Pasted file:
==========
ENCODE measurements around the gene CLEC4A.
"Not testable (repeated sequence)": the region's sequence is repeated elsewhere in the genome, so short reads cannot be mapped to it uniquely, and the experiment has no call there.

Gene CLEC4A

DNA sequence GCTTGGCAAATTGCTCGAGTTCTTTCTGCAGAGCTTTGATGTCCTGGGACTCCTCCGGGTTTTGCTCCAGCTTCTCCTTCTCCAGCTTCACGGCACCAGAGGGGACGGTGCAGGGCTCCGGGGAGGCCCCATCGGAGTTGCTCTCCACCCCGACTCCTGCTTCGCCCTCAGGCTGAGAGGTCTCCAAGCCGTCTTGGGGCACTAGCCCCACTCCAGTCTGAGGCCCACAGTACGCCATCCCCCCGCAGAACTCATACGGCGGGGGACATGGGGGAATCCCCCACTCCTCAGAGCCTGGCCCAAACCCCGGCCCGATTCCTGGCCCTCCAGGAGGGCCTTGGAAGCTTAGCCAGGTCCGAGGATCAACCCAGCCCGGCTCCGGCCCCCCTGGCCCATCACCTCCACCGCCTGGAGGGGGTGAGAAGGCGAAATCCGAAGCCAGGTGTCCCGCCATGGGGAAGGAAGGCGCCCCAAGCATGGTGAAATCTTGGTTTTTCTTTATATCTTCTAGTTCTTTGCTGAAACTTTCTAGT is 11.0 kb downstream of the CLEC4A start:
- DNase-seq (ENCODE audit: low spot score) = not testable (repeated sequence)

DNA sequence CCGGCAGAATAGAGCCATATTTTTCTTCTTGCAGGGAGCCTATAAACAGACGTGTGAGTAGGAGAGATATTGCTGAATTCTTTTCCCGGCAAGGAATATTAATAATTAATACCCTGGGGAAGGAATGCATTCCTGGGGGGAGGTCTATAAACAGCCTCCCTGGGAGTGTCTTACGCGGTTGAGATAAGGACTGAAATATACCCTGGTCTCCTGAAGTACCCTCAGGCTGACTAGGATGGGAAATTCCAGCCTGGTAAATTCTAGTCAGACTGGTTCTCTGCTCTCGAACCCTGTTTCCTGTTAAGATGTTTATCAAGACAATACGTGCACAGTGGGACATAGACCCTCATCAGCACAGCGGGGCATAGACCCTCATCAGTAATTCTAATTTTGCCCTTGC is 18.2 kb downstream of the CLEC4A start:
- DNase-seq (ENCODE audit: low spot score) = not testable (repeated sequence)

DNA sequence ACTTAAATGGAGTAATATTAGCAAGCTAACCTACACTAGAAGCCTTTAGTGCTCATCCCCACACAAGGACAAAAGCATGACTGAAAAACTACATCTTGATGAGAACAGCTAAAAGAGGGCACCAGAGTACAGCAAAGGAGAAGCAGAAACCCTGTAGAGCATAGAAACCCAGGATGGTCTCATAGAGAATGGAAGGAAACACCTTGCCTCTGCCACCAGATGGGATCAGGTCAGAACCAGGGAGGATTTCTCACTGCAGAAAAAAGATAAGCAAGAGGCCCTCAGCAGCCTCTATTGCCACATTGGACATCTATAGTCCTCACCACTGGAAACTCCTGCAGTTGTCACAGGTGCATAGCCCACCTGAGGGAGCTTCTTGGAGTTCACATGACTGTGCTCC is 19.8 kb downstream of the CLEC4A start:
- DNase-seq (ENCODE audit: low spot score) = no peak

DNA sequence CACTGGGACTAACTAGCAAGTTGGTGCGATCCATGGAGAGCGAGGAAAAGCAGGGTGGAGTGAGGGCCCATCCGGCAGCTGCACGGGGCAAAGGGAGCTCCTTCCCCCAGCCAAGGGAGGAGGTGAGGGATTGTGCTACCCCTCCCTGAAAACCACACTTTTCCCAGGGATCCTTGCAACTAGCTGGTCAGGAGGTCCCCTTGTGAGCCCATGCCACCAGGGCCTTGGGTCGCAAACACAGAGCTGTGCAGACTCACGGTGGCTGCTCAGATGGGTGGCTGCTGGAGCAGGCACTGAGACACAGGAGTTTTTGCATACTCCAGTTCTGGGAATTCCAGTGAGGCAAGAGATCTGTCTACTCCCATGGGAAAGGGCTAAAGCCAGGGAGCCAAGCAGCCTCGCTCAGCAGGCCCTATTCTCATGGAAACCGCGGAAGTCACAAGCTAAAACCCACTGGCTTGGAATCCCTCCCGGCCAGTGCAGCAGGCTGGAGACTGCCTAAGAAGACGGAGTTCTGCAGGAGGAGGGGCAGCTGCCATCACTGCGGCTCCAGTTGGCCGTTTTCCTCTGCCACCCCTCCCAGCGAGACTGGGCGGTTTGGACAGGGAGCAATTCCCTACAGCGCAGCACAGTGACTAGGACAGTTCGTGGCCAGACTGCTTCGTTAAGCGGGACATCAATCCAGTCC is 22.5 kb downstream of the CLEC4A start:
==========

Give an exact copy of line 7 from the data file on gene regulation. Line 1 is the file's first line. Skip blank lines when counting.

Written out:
- DNase-seq (ENCODE audit: low spot score) = not testable (repeated sequence)